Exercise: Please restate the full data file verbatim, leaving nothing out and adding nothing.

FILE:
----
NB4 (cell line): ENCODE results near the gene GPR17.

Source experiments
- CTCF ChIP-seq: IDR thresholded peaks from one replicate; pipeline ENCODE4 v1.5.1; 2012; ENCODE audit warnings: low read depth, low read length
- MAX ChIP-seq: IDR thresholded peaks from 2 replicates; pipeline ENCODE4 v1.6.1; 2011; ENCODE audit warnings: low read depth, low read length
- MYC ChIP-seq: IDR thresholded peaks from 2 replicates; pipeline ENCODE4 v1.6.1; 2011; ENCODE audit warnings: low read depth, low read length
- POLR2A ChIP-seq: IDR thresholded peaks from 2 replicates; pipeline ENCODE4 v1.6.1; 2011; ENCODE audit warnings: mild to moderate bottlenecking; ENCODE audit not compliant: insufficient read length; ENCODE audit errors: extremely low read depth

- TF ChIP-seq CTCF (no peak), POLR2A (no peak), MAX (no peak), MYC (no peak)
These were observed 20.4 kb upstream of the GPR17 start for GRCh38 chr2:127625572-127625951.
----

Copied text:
NB4 (cell line): ENCODE results near the gene GPR17.

Source experiments
- CTCF ChIP-seq: IDR thresholded peaks from one replicate; pipeline ENCODE4 v1.5.1; 2012; ENCODE audit warnings: low read depth, low read length
- MAX ChIP-seq: IDR thresholded peaks from 2 replicates; pipeline ENCODE4 v1.6.1; 2011; ENCODE audit warnings: low read depth, low read length
- MYC ChIP-seq: IDR thresholded peaks from 2 replicates; pipeline ENCODE4 v1.6.1; 2011; ENCODE audit warnings: low read depth, low read length
- POLR2A ChIP-seq: IDR thresholded peaks from 2 replicates; pipeline ENCODE4 v1.6.1; 2011; ENCODE audit warnings: mild to moderate bottlenecking; ENCODE audit not compliant: insufficient read length; ENCODE audit errors: extremely low read depth

- TF ChIP-seq CTCF (no peak), POLR2A (no peak), MAX (no peak), MYC (no peak)
These were observed 20.4 kb upstream of the GPR17 start for GRCh38 chr2:127625572-127625951.